Is There a Double-Negative Effect on the Earnings of Immigrant Women?
This paper examines whether there is a "double-negative" effect on the earnings of immigrant women arising from a possible combined negative impact of gender and birthplace on earnings. The paper finds that a double-negative effect on earnings does not appear to hold across the board for all immigrant women, but is quite marked for highly educated women; and that a conventionally estimated rate of earnings adjustment for immigrant women appears much less than that for men and is not at all statistically significant, so that any initial earnings gap relative to native-born women changes very little over the worker's career.
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|Date of creation:||1990|
|Contact details of provider:|| Postal: Canada; Queen's University. School of Industrial Relations. School of Industrial Relations / Industrial Relations Centre. Kingston, Ontario Canada K7P 3N6|
References listed on IDEAS
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- Jacob Mincer & Solomon Polacheck, 1974.
"Family Investments in Human Capital: Earnings of Women,"
in: Economics of the Family: Marriage, Children, and Human Capital, pages 397-431
National Bureau of Economic Research, Inc.
- Mincer, Jacob & Polachek, Solomon, 1974. "Family Investment in Human Capital: Earnings of Women," Journal of Political Economy, University of Chicago Press, vol. 82(2), pages 76-108, Part II, .
- Jacob Mincer & Solomon Polachek, 1974. "Family Investments in Human Capital: Earnings of Women," NBER Chapters, in: Marriage, Family, Human Capital, and Fertility, pages 76-110 National Bureau of Economic Research, Inc.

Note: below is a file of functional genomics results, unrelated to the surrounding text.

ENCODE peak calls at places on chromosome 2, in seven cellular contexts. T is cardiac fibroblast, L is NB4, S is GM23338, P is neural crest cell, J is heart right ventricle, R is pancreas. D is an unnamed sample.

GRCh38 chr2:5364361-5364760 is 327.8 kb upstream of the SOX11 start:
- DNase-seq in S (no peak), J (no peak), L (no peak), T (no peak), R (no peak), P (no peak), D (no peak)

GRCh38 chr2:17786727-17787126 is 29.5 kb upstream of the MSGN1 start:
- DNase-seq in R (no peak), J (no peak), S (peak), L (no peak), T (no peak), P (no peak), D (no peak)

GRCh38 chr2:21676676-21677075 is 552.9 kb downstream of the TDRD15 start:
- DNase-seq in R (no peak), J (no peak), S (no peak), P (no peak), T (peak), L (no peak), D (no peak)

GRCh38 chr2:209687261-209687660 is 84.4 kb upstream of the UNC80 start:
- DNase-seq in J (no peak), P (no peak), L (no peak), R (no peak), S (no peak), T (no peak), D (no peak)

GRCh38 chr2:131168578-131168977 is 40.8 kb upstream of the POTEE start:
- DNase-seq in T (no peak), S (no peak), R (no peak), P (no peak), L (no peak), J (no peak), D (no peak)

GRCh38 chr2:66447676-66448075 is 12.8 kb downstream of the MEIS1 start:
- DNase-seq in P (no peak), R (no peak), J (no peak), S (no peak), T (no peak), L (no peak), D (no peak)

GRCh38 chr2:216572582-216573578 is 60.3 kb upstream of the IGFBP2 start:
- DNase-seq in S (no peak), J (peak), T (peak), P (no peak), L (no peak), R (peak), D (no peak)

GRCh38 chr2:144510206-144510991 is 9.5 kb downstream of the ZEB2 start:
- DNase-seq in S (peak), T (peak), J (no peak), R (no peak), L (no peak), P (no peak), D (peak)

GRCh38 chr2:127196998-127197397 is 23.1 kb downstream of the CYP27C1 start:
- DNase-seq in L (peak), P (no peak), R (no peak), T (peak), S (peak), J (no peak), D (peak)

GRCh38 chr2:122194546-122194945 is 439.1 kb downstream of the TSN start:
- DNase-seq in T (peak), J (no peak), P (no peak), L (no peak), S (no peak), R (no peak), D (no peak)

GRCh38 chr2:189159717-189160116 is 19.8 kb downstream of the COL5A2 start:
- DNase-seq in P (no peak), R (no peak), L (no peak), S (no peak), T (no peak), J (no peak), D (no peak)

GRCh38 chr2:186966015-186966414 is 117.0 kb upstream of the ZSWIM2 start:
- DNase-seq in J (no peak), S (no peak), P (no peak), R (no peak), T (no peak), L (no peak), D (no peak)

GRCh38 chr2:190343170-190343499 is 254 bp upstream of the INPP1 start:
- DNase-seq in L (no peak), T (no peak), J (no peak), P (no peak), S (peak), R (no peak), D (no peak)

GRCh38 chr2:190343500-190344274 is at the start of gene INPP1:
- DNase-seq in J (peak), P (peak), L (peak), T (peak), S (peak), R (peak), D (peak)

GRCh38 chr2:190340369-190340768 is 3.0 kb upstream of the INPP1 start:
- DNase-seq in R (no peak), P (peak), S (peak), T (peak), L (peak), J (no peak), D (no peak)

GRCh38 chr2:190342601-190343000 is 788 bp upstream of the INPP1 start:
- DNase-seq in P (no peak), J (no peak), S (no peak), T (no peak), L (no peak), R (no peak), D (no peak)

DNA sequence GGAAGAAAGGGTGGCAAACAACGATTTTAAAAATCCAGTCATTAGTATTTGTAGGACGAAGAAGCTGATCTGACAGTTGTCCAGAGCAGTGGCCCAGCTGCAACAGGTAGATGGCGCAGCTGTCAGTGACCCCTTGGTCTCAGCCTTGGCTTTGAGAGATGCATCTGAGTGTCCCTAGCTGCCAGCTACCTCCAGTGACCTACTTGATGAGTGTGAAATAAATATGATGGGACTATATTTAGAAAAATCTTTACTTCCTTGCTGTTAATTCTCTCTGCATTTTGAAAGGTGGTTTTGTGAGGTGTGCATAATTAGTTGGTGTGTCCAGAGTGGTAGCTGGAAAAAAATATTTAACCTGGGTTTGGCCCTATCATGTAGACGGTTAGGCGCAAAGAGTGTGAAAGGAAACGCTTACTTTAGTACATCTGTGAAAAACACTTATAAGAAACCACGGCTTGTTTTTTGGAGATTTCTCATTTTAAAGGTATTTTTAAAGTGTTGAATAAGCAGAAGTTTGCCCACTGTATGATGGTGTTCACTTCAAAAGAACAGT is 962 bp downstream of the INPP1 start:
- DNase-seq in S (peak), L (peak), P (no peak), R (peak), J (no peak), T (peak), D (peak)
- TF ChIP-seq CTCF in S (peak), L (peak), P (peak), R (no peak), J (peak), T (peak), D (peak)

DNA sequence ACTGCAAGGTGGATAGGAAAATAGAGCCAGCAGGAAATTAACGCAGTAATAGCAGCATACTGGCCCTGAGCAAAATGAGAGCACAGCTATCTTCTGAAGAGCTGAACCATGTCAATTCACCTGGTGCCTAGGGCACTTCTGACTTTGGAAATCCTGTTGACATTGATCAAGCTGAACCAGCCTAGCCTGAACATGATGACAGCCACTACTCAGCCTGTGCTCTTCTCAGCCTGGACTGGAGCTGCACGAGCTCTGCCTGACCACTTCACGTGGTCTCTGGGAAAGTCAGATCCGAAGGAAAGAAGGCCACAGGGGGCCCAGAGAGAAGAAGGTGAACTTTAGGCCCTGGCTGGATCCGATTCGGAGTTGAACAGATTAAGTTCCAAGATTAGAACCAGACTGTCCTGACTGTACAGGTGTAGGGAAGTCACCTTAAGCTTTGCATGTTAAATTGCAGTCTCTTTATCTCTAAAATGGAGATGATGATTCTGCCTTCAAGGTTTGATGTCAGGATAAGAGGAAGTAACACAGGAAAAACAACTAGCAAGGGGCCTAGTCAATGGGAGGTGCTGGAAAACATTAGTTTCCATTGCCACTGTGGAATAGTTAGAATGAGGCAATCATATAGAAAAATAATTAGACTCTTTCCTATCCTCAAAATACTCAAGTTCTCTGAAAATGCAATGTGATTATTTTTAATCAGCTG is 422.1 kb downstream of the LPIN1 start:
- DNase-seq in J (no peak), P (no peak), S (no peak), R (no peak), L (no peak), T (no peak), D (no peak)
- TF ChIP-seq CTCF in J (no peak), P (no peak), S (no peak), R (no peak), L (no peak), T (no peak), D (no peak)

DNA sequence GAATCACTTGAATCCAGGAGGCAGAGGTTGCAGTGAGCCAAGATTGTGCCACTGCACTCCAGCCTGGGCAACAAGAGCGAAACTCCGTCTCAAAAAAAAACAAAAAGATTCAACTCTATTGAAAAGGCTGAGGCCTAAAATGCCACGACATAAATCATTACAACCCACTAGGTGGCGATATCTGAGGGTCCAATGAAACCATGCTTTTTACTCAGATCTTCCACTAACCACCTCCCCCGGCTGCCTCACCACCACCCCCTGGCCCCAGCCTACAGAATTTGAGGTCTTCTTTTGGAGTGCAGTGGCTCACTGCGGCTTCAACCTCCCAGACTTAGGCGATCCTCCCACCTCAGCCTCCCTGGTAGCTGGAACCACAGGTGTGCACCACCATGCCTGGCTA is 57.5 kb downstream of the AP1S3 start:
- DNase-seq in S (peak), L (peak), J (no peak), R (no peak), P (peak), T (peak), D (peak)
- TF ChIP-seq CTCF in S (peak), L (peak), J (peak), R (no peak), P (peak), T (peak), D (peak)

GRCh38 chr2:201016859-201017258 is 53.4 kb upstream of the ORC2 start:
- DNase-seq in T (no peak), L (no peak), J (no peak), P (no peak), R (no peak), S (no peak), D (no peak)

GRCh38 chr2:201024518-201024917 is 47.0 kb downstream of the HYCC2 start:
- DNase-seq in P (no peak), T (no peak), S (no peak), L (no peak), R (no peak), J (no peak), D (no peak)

- Long, James E, 1980. "The Effect of Americanization on Earnings: Some Evidence for Women," Journal of Political Economy, University of Chicago Press, vol. 88(3), pages 620-629, June.
- George J. Borjas & Stephen G. Bronars, 1990.
"Immigration and the Family,"
NBER Working Papers
3509, National Bureau of Economic Research, Inc.
- Grenier, G., 1991.
"L'immigration et les Revenus Relatifs des Femmes, des Jeunes et des Personnes peu Scolarisees au Canada,"
9108e, University of Ottawa, Department of Economics.
- Grenier, Gilles, 1992. "L’immigration et les revenus relatifs des femmes, des jeunes et des personnes peu scolarisées au Canada," L'Actualité Economique, Société Canadienne de Science Economique, vol. 68(4), pages 697-713, décembre.
- Charles M. Beach & Christopher Worswick, 1993.
"Is There a Double-Negative Effect on the Earnings of Immigrant Women?,"
Canadian Public Policy,
University of Toronto Press, vol. 19(1), pages 36-53, March.
- Worswick, C. & Beach, C.M., 1990. "Is There a Double-Negative Effect on the Earnings of Immigrant Women?," Papers 1990-6, Queen's at Kingston - Sch. of Indus. Relat. Papers in Industrial Relations.
- Reimers, Cordelia W, 1985. "Cultural Differences in Labor Force Participation among Married Women," American Economic Review, American Economic Association, vol. 75(2), pages 251-255, May.
- Ather H. Akbari, 1989. "The Benefits of Immigrants to Canada: Evidence on Tax and Public Services," Canadian Public Policy, University of Toronto Press, vol. 15(4), pages 424-435, December.
- Chiswick, Barry R, 1978. "The Effect of Americanization on the Earnings of Foreign-born Men," Journal of Political Economy, University of Chicago Press, vol. 86(5), pages 897-921, October.
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